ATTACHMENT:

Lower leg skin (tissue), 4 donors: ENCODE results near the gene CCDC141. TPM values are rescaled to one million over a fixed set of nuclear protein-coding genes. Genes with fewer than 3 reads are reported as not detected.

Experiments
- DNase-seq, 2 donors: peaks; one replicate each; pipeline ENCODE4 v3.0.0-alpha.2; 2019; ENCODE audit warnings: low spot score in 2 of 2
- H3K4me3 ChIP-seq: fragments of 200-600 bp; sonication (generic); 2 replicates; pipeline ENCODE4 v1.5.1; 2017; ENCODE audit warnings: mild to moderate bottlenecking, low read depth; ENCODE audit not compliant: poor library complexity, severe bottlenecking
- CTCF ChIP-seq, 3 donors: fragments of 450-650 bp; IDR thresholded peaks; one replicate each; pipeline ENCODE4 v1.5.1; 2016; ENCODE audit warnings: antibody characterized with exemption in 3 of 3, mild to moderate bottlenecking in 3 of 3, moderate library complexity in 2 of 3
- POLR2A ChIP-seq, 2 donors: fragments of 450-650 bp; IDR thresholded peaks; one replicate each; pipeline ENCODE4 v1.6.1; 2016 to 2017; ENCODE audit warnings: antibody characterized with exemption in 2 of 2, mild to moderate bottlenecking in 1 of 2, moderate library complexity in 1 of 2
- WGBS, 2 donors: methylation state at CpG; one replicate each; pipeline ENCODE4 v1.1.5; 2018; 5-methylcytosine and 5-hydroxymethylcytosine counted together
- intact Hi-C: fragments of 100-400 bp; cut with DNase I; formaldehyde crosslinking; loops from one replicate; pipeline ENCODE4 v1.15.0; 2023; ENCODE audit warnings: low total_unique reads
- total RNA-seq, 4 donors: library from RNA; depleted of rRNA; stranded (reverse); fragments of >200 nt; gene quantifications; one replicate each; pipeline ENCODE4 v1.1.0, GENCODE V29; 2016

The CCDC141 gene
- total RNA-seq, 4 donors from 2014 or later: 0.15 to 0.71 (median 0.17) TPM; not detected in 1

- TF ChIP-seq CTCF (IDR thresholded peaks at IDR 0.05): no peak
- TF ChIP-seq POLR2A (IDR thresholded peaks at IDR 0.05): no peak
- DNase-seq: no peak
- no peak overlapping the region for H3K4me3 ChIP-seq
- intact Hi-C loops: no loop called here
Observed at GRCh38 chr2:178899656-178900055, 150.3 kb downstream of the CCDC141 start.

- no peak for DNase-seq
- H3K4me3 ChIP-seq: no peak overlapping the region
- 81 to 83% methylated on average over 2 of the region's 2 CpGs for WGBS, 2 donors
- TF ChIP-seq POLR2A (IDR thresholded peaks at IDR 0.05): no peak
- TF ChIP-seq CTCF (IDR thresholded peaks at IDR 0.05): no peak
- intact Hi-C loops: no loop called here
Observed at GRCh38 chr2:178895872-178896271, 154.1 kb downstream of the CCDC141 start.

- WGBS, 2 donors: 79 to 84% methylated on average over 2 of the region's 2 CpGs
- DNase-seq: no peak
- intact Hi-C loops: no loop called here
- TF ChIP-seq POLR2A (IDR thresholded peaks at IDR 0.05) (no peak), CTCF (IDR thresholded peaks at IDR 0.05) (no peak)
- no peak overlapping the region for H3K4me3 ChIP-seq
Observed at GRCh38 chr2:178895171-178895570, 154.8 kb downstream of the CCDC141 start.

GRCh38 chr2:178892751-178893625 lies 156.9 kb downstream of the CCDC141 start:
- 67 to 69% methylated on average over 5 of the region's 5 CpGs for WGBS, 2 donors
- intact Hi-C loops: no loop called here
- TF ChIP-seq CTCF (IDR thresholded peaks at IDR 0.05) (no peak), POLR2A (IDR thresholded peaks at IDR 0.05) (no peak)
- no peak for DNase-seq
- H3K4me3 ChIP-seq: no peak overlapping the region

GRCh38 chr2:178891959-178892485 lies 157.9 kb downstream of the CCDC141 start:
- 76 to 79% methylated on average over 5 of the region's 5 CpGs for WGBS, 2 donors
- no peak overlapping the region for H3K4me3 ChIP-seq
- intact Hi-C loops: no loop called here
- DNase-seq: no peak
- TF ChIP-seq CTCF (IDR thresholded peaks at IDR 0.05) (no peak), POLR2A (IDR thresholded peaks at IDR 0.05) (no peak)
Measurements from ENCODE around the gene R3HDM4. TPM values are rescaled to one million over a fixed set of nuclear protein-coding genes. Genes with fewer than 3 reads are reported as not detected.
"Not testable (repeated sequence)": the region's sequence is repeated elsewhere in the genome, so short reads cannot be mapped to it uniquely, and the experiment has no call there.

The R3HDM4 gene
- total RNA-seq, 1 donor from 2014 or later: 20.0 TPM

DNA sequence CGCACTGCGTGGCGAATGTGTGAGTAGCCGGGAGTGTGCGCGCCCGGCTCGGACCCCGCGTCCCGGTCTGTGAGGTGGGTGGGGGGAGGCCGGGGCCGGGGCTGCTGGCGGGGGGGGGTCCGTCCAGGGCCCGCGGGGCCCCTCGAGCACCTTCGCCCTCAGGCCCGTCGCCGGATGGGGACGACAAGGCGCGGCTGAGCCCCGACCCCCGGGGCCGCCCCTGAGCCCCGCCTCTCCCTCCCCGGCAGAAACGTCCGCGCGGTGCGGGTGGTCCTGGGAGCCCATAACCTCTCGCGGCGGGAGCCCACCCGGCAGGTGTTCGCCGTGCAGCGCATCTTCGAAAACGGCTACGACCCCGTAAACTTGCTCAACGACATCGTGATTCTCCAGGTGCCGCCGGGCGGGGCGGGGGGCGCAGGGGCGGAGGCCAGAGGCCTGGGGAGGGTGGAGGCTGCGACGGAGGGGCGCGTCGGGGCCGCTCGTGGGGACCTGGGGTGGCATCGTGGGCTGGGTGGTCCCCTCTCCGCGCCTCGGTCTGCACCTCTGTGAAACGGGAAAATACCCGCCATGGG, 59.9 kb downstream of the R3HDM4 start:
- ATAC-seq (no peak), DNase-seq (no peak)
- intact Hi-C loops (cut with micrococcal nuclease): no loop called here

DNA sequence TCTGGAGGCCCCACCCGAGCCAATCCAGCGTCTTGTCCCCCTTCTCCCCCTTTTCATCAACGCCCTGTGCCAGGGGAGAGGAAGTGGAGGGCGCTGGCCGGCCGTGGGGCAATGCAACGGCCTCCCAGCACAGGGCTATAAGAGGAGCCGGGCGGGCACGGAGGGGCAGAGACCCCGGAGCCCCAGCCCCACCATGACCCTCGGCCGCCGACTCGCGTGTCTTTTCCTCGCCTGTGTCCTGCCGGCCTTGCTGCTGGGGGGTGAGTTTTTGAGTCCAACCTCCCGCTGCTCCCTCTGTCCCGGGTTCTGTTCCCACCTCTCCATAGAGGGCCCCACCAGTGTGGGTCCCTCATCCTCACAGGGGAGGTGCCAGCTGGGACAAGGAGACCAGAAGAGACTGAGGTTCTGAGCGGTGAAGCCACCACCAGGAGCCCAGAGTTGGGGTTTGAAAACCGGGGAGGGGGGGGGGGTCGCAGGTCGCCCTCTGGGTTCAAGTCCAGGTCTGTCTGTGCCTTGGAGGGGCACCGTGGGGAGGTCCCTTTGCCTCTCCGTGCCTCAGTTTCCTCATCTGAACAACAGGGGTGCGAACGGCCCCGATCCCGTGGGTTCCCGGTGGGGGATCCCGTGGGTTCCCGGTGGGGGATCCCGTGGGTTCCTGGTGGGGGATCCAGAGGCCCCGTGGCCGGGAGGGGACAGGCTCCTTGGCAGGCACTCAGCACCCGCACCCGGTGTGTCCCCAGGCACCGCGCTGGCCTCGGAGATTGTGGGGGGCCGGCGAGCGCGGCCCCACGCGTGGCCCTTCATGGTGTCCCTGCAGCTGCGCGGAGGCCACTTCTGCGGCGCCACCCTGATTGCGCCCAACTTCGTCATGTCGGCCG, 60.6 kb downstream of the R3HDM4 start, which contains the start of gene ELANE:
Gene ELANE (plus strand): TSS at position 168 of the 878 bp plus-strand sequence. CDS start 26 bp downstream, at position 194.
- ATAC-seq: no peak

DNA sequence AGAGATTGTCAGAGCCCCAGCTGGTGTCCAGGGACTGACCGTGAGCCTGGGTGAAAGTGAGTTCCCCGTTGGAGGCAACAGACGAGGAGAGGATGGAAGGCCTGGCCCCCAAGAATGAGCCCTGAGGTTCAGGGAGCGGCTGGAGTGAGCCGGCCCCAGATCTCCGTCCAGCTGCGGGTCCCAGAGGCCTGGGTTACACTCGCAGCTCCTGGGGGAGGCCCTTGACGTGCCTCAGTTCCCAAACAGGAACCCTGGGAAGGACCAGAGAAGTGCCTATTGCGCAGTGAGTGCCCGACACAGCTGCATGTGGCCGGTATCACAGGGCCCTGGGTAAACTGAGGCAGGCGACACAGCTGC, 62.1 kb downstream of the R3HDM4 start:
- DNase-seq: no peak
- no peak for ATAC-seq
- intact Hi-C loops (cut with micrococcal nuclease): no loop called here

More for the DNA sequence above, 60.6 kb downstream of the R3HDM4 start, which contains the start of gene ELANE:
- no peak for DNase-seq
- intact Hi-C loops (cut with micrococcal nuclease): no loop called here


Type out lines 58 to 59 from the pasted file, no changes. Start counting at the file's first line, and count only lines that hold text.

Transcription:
- no peak for DNase-seq
- intact Hi-C loops (cut with micrococcal nuclease): no loop called here